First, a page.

An early success of playwright Sam Shepard’s was his dark 1980 comedy, True West. Now the Undermain Theatre is presenting the Southwest premiere of Shepard’s latest, Ages of the Moon. In his review, KERA’s Jerome Weeks says it’s as if True West’s characters grew old – but never grew up.
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The two old coots in Ages of the Moon have been compared to the tramp characters in Samuel Beckett’s great comedies. They yep and nope and gripe at each other as they face death and decline. But Shepard himself has explored this kind of combative-machismo, stage minimalism before. In True West, they were two brothers struggling with each other, Jacob-and-Esau-ing over a screenplay, over their history together and their places in life. Here, they’re two old buddies in a fishing cabin, quarreling over memories, women and death. Ames is nursing his wounds in his man-cave cabin, having got dumped by his wife after she found evidence of a fling of his. In this dark night of a guilty soul, Ames has called up his old pal Byron for moral support, though the two haven’t seen each other much lately.
Fickert: “Long story short, you got yourself in big doggy doo-doo, Mr. Frisky.”
DuBose: “I don’t know where it came from, I swear.”
DuBose: “The note.”
Fickert: “Came out of nowhere, huh? Bet that went over big.”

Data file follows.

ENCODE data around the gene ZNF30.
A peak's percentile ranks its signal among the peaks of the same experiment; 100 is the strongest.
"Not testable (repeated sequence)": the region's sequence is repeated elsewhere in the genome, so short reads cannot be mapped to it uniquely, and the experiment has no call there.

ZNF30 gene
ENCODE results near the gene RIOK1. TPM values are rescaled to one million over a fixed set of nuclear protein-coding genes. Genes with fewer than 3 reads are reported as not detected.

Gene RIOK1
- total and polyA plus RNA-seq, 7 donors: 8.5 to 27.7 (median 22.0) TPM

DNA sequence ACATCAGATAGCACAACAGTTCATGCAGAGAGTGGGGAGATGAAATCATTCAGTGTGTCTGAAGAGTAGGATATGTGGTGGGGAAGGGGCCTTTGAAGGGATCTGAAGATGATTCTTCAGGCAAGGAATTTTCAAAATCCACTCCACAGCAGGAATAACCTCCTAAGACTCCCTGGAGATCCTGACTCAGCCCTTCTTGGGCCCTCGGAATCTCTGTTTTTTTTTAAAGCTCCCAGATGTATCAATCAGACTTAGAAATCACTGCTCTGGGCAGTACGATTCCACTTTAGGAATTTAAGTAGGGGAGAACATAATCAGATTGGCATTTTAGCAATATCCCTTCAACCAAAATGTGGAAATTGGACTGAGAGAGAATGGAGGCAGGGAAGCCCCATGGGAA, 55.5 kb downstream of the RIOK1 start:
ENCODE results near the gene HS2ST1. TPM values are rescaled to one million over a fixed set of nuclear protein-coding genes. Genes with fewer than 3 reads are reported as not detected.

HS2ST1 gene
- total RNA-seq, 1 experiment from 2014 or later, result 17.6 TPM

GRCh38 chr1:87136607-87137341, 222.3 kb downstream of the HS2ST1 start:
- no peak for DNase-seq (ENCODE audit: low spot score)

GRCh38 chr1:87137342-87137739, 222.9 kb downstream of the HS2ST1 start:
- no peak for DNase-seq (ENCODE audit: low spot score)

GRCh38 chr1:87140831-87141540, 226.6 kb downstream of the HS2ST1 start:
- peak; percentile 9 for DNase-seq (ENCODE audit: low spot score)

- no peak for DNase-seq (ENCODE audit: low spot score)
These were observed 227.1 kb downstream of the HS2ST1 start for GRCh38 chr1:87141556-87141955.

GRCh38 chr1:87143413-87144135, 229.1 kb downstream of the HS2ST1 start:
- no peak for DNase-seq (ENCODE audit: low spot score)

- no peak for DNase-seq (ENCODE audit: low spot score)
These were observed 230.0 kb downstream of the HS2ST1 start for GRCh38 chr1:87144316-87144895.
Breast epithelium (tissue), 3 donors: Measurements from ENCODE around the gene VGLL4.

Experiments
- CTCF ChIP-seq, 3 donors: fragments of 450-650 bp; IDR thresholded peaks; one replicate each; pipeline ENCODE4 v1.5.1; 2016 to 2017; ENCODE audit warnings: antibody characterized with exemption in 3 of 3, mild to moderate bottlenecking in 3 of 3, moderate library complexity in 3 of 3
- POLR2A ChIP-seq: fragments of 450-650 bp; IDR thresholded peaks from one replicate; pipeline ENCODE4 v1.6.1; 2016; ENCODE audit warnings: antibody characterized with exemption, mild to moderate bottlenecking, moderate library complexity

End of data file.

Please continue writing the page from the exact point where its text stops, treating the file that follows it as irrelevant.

DuBose: “Never saw her write it.”
Fickert: “Too busy with your zipper?”
DuBose: “She wrote it on the border of my fishing map when I wasn’t looking, can you believe it?”
What you might expect is what happens: a comic wallow of regrets and resentments. Bourbon is consumed, accusations are hurled and a ceiling fan gets violently repaired. You may recall that in True West, it was toasters and typewriters that were assaulted. Shepard’s animosity against appliances has clearly escalated. Ultimately, though, Ages is an amber-mellow comedy, tinged with whiskey-humor and a touching forgiveness for its older but no wiser fools.
Still, this is Grade B Shepard. Ages is more conventional in its language and characters than works like True West or Buried Child. Thankfully, it’s much more focused and effective than such rambling, recent efforts as Simpatico. But the fact is, we mostly know what’s coming, and comfortable predictability was never the stock-in-trade of early Shepard.
Regardless, Katherine Owens has directed a near-perfect production of Ages at the Undermain — thoroughly enjoyable, handsomely done. Designer John Arnone continues to upgrade the Undermain’s production values with a richly detailed, funky-rustic set (that ceiling fan, by the way, is from the original Dublin and New York productions — a terrific prop).
As Ames, Bruce DuBose is excellent — with Endgame and Port Twilight and now this, it’s as if he’s been making test-runs at that crown of old-coot-dom, King Lear. But it’s DuBose’s sparring partner, Mark Fickert, with his walrus mustache and lizard eyes who’s the natural here. One wonders if, as an adolescent, Fickert already seemed perfect for grizzled codgers like Byron. He has a comic deadpan as old and dry as the moon.
You may find yourself howling at it.